On February 19, 1985 the district court approved the sale of the Milwaukee Road to the Soo Line. In April, 1985 Rosenstein met with counsel for the trustee, the Chicago Milwaukee Corporation, and Pullman Leasing, another trade creditor, to discuss the possible settlement of the interest rate issue. In June, 1985, the parties reached a settlement providing for an interest rate of 7.5% until February 19, 1985, and 8.5% after that date. The district court confirmed the amended 1985 plan of reorganization which included these interest rate increases, and entered an order implementing the plan on July 29, 1985. In accordance with the terms of their retainer agreement, the Stickney Corporation paid Rosenstein (the lawyer) a total of $50,000 in attorney's fees and reimbursed him for $4,733.50 in expenses based upon his work in obtaining a higher rate of interest for the Stickney Corporation with respect to its claims against the railroad.

On October 10, 1985, the Milwaukee Road made final payments on trade creditors' claims. The Stickney Corporation received a total of $580,204.22. As the special master in bankruptcy found, Rosenstein's interest in the payment to the Stickney Corporation amounted to approximately $424,000; the remainder of the payment went to the Weinress estate pursuant to Rosenstein's earlier agreement with Mrs. Weinress (to finalize the purchase of her interest in Stickney).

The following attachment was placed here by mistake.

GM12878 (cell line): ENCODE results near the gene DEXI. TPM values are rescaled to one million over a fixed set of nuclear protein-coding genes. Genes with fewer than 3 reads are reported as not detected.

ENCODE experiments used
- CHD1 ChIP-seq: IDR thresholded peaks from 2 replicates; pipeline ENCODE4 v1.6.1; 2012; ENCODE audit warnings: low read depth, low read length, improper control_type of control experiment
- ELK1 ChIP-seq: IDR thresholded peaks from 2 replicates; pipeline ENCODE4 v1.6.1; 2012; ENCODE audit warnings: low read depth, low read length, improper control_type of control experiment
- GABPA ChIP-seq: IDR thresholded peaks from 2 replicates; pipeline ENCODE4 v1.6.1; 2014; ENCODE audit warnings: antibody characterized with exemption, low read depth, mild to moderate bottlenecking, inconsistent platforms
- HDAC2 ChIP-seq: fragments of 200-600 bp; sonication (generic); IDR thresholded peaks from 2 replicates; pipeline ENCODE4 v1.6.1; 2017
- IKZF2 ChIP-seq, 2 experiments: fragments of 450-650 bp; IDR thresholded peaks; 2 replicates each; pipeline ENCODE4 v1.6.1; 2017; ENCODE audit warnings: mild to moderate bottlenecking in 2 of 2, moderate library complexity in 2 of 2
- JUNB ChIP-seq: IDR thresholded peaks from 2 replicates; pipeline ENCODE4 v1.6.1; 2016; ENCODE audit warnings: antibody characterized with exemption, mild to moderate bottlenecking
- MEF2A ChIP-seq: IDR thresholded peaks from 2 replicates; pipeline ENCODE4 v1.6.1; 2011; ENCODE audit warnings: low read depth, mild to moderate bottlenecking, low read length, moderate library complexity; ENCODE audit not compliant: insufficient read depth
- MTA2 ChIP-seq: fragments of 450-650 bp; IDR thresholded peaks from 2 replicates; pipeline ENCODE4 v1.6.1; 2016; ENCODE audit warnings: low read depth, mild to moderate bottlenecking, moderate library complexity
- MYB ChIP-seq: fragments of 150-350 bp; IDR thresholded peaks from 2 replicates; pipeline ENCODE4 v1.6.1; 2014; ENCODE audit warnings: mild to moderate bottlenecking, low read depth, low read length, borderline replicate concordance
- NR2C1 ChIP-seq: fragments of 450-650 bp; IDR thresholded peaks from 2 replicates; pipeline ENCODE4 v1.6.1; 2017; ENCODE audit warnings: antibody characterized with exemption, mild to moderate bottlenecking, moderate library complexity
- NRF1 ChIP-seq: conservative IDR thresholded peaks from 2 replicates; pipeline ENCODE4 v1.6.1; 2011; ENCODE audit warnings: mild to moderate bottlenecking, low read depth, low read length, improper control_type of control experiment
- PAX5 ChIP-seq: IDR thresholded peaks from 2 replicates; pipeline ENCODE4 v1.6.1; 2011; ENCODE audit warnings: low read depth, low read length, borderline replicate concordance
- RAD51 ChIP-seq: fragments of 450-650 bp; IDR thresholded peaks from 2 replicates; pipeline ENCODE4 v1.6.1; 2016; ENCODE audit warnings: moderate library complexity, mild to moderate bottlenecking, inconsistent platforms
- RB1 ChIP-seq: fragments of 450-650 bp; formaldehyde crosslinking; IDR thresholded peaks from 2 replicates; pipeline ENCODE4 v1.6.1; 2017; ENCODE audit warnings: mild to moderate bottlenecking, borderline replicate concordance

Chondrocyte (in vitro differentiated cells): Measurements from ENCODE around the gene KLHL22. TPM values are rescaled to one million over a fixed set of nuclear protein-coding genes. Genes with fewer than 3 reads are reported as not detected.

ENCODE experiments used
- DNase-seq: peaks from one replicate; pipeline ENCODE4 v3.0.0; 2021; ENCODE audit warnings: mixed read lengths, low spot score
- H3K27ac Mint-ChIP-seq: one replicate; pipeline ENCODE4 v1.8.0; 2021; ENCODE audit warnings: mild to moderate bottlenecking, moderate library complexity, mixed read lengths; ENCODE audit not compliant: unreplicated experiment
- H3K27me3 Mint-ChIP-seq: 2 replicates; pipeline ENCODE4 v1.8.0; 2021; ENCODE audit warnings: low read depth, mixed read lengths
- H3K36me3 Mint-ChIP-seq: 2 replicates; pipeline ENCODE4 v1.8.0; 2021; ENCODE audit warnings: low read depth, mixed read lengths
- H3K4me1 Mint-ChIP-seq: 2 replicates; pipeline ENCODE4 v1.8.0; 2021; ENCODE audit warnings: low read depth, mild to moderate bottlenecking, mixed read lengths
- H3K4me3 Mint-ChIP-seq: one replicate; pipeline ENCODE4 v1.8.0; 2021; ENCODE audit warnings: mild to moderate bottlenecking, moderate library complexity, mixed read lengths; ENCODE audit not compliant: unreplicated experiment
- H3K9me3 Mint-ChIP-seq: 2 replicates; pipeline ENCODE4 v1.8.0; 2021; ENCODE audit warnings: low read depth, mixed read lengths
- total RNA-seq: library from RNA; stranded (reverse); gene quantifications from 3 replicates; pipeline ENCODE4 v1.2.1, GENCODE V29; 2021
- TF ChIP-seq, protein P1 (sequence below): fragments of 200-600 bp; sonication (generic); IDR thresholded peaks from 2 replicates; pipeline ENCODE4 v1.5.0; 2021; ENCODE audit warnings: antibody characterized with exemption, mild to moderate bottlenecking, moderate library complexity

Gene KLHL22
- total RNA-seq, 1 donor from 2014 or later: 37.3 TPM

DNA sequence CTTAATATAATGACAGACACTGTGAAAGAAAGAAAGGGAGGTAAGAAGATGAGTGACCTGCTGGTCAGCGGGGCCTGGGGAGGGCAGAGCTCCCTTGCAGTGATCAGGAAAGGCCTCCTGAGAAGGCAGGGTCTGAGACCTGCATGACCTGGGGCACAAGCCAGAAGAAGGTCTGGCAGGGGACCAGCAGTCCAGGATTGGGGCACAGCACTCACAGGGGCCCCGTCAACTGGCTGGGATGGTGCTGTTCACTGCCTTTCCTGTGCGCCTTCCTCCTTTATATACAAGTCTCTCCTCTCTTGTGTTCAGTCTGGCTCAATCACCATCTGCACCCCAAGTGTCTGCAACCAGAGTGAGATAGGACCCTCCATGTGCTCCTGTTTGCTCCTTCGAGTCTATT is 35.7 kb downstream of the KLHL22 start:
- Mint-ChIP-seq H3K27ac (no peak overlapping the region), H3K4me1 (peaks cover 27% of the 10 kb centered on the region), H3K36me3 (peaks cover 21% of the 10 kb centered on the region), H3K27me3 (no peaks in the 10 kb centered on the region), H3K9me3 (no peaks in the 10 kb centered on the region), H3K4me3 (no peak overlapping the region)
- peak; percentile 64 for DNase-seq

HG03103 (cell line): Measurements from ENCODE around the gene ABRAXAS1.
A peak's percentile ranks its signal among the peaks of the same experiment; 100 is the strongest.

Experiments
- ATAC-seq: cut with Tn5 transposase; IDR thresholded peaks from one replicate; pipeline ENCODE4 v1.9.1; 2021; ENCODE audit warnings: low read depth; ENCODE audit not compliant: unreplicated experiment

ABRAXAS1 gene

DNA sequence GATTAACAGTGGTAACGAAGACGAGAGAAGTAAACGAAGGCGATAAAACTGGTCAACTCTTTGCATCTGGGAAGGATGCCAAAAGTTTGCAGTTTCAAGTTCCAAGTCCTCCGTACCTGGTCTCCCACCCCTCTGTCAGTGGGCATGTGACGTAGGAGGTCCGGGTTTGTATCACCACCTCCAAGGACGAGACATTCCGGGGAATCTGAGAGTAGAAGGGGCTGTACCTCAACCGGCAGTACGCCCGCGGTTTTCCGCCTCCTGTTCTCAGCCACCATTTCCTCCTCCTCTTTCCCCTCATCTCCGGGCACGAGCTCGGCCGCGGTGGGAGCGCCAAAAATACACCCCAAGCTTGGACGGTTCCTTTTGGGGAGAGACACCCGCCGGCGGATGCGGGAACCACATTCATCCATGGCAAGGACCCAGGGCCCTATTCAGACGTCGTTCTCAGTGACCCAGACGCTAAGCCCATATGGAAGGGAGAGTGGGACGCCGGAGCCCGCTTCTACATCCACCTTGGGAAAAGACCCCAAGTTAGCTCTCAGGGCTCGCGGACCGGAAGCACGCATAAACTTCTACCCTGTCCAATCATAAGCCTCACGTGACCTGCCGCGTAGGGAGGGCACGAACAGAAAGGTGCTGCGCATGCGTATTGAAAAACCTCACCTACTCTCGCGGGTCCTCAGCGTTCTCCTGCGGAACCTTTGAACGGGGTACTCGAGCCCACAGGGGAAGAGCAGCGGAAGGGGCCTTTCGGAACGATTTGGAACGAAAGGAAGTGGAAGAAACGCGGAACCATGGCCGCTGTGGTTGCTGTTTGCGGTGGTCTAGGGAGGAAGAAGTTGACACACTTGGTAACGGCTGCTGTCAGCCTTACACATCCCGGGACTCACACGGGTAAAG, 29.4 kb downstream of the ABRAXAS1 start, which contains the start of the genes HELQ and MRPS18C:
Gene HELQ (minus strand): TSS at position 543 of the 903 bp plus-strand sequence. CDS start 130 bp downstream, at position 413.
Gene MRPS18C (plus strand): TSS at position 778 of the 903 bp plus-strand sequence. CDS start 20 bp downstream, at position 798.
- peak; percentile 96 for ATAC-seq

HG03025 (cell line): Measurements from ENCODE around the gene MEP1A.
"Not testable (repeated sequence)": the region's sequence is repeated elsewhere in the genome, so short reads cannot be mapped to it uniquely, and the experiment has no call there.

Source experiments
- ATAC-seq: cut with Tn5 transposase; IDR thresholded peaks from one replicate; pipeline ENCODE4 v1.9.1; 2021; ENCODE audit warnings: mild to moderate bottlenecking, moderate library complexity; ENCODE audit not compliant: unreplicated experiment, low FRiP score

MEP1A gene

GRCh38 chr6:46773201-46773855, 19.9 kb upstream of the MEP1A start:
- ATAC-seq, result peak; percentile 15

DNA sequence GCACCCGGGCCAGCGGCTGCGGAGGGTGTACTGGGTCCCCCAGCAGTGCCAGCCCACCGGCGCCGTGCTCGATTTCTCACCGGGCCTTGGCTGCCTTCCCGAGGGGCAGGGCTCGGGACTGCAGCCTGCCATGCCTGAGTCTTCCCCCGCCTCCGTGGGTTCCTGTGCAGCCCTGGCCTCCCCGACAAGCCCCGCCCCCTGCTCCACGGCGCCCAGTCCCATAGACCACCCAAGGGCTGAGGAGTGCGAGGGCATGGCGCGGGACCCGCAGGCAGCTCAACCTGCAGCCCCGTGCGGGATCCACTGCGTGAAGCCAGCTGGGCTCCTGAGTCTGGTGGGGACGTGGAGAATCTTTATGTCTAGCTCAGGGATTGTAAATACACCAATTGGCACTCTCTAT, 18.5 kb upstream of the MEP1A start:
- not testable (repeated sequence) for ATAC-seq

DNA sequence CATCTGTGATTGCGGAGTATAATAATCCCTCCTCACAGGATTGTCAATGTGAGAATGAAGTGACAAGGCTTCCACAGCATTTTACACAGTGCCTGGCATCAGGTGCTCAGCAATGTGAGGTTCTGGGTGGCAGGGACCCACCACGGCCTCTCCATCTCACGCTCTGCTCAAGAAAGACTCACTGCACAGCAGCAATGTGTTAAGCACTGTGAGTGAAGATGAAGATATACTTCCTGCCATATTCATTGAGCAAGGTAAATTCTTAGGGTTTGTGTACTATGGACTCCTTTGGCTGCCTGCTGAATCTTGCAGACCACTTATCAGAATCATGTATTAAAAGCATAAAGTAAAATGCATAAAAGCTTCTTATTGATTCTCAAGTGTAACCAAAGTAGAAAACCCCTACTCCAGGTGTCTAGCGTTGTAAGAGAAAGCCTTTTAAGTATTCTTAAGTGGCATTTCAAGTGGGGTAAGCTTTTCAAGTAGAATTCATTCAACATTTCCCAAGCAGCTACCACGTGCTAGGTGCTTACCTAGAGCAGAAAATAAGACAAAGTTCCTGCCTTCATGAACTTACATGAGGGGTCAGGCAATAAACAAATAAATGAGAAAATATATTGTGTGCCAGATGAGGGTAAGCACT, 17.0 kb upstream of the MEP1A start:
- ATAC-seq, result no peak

The Stickney Corporation (Rosenstein controlled 100%) and Rosenstein (the lawyer) filed a joint application for attorney's fees on August 5, 1985, seeking compensation from the debtor's estate in the amount of $341,056.05 plus a multiplier of 2 or 3 for legal services rendered by Rosenstein and his law associate, attorney Robert Hurwitz, on behalf of Stickney. In the application, Rosenstein argued that because his legal services on the interest rate issue benefited other trade creditors as well as the bankruptcy estate, he was entitled to have the debtors estate (the bankruptcy estate) pay his legal fees. 2